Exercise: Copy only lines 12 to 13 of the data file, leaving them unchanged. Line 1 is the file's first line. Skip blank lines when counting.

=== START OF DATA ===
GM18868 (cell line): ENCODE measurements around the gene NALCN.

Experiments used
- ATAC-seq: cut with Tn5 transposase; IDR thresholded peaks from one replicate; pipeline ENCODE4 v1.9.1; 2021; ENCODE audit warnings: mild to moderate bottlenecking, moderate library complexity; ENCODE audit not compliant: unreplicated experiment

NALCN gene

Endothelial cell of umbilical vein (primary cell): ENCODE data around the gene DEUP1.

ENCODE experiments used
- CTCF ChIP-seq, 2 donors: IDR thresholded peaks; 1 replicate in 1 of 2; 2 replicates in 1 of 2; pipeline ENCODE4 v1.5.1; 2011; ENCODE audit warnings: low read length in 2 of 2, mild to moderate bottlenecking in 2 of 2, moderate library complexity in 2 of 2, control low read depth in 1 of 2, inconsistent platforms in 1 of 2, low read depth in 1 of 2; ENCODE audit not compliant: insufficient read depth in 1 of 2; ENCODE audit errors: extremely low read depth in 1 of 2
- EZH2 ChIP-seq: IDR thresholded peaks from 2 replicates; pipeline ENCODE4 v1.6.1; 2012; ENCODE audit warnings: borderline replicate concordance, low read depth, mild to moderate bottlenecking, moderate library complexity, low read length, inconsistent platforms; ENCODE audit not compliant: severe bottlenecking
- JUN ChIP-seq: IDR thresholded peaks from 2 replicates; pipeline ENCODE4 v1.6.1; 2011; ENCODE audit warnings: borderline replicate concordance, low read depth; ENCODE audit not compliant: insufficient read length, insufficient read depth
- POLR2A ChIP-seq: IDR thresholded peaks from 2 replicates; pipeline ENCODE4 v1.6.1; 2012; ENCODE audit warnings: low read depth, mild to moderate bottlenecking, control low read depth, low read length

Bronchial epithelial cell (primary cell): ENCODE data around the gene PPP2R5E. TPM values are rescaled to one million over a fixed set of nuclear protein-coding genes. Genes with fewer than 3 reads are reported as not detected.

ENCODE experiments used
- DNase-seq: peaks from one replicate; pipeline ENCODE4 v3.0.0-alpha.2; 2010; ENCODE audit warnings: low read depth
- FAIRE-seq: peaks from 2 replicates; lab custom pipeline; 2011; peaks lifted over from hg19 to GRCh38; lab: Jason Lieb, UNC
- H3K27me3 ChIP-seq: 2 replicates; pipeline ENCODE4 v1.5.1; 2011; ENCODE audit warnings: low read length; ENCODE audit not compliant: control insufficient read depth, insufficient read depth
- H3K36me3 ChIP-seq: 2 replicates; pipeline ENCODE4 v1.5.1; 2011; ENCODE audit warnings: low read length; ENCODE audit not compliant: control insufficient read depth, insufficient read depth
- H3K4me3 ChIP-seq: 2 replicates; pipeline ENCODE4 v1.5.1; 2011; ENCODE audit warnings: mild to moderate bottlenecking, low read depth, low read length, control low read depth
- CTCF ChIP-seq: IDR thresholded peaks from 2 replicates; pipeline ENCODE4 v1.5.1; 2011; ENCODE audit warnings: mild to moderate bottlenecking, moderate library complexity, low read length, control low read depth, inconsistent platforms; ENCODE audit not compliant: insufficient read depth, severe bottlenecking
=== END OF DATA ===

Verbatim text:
ENCODE experiments used
- DNase-seq: peaks from one replicate; pipeline ENCODE4 v3.0.0-alpha.2; 2010; ENCODE audit warnings: low read depth